Nothing feeds a table full of family and friends like a whole smoked brisket. But wow, does that sound daunting. Slow-smoking a brisket feels like something you should leave to the pros. That’s getting less and less true every day as pellet smokers and off-set smokers get increasingly common in backyards around the country. But just because you have a smoker in your backyard doesn’t mean that you’ll nail a brisket. Let us help you with that.
Below, I’m breaking down how to easily smoke a brisket for 24 hours. 24-hours sounds like a lot. But trust me, this recipe is a lot of downtime with a very fast prep. And then when your family and/or crew gather around the kitchen table, they will be wowed and in love with every single bite of this sweet-savory treat.
Before we dive in, let’s get a few details out of the way. I’m using a pellet smoker. It’s by far the easiest way to get this done as it’ll keep your temp exactly right for the whole cook. You’re also going to have to invest in a grill thermometer to keep an eye on the internal temp of the meat — this is crucial.
Then there’s trimming the brisket. We’ve all probably seen the big bags of whole brisket in the grocery store for $50-$75. Those have to be trimmed before you cook. I’ll address this below. But just to be clear, I’m talking about smoking a full brisket — the point (the fatty layered end) and the flat (the flat end without layers of fat) — and that will need trimming. If you’re getting your brisket from a butcher, they will trim it for you.
Next, there’s seasoning. I like to use old-school Kosher salt and freshly cracked black pepper. It seasons the meat well and ends up with an amazing bark at the end. If you want to go more bold, there are a gazillion seasoning blends out there.
Lastly, you’ll need patience. Don’t rush. This is a set-it-and-forget-it recipe. But don’t let the stall (this is where the brisket will sit at around 160F for hours on end) worry you. Let it ride. You’ll get there. Plus, the stall is where the magic happens and the fats turn into something more, and good bark is created.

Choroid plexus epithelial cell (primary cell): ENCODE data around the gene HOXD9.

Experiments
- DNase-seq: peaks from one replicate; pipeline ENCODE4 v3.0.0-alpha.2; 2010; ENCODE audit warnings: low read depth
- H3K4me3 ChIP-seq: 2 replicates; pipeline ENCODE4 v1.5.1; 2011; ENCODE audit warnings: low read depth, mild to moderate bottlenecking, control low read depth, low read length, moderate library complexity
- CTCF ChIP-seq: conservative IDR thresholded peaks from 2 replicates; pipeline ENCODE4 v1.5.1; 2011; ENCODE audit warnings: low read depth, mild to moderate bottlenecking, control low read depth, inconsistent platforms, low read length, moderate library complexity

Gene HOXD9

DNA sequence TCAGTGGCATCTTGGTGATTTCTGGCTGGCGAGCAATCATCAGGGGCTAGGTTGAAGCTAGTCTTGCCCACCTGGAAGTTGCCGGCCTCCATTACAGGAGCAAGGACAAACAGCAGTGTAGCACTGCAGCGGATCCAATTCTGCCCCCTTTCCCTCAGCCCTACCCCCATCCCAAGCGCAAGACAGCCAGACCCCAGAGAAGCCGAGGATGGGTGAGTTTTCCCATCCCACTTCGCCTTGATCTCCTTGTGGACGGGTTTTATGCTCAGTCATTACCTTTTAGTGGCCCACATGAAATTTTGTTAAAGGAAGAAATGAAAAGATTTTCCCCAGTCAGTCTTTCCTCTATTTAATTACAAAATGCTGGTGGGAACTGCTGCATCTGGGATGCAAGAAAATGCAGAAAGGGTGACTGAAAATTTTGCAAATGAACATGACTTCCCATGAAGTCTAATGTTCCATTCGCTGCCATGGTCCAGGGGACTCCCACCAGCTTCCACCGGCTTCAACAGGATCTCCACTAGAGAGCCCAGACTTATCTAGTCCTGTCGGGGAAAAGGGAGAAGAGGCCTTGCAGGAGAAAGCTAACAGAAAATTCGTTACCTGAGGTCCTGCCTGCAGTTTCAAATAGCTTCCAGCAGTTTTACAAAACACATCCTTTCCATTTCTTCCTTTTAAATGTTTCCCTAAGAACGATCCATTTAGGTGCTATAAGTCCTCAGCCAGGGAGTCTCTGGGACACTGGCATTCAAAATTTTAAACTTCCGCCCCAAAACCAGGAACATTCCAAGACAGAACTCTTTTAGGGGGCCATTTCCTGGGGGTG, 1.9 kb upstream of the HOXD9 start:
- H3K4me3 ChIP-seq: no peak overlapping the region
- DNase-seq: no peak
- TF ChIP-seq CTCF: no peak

Is it worth the time? When you’re cooking for people you truly care about it sure is!
Of course, I also understand that this recipe requires a pretty big piece of equipment to be at your disposal. If you’re looking to cook a brisket in your oven, we have you covered with that recipe right here. Okay, let’s get smoking!
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24-Hour Smoked Brisket
- 12-15 lb. whole brisket
- Kosher Salt
- Black Pepper
What You’ll Need:
- Off-set smoker
- Cutting board
- Trimming knife
- Paper towels
- Kitchen knife
- Butcher paper (unwaxed)
- Preheat your off-set smoker to 200F for at least an hour before you’re ready to start your cook. You need to get a good and even internal heat.
- Remove the brisket from the fridge and remove it from its bag. Use paper towels to soak up any excess moisture. Always trim while the meat is fridge-cold to have an easier and more even experience.
- Using a trimming knife, work around the brisket and remove sinew, silver skin, excess fat, and the edges — rounding it off. This video is a great visual guide (and what I use to this day). Save your trimmings and grind them into burger patties!
- Once trimmed, generously salt the whole brisket — make sure to hit the sides too. Then freshly crack black pepper on all sides of the brisket. How much? Until you’re really tired of cranking that pepper mill.
- Let the brisket rest at room temp for at least 30 minutes to let the seasoning set. (Your smoker should still be warming up anyway)
- Place the thermometer probe into the meaty part of the point of the brisket.
- Place the brisket fat cap up in the center of your smoker. Close the lid and let it ride.
- Make sure to refill your pellets or fire as needed to maintain a 200F cook (mine needs to be topped up every six hours or so).
- Once the brisket hits 175F internal (15-17 hours later), turn the temp on your smoker up to 225F and continue to cook.
- About 4 hours later, the internal temp should hit 203F on the brisket. Remove the brisket from the heat and wrap it in a layer of wax-free butcher paper so that the fat cap is still facing up (if you use foil, you’ll steam the brisket and the bark will get mushy). Place the wrapped brisket in a cooler and let sit for at least 2 hours (up to 4 hours).
- Serve by separating the point from the flat. Slice the flat against the grain. Remove the burnt ends from the point and cube them. Lastly, turn the point and slice against the grain. Make sure to pour any excess fatty juices from the paper over the brisket.
This is fantastic brisket. It’s right where you want it tender-wise. You can cut the meat with a butter knife easily but it’s not mushy at all. When you pick up a slice of the point, do this test: Pull the slice gently like you’re stretching out a piece of, say, gum. The slice should just stay together — it’s called the “accordion test” in BBQ judging circles. The edges might break off a bit in flakes — that’s okay and kind of ideal. This brisket hits that point perfectly.
The seasoning is everything you want — savory and peppery with a good fattiness. The bark is amazing. The burnt ends are unctuous and darkly seasoned.
And it’s just so juicy. Scroll down and look at how juicy that middle cut of the brisket is. It’s fantastic.
Photos of the Process:
At 16 hours:
At 21 hours:
At 24 hours (after a 3-hour rest in butcher paper):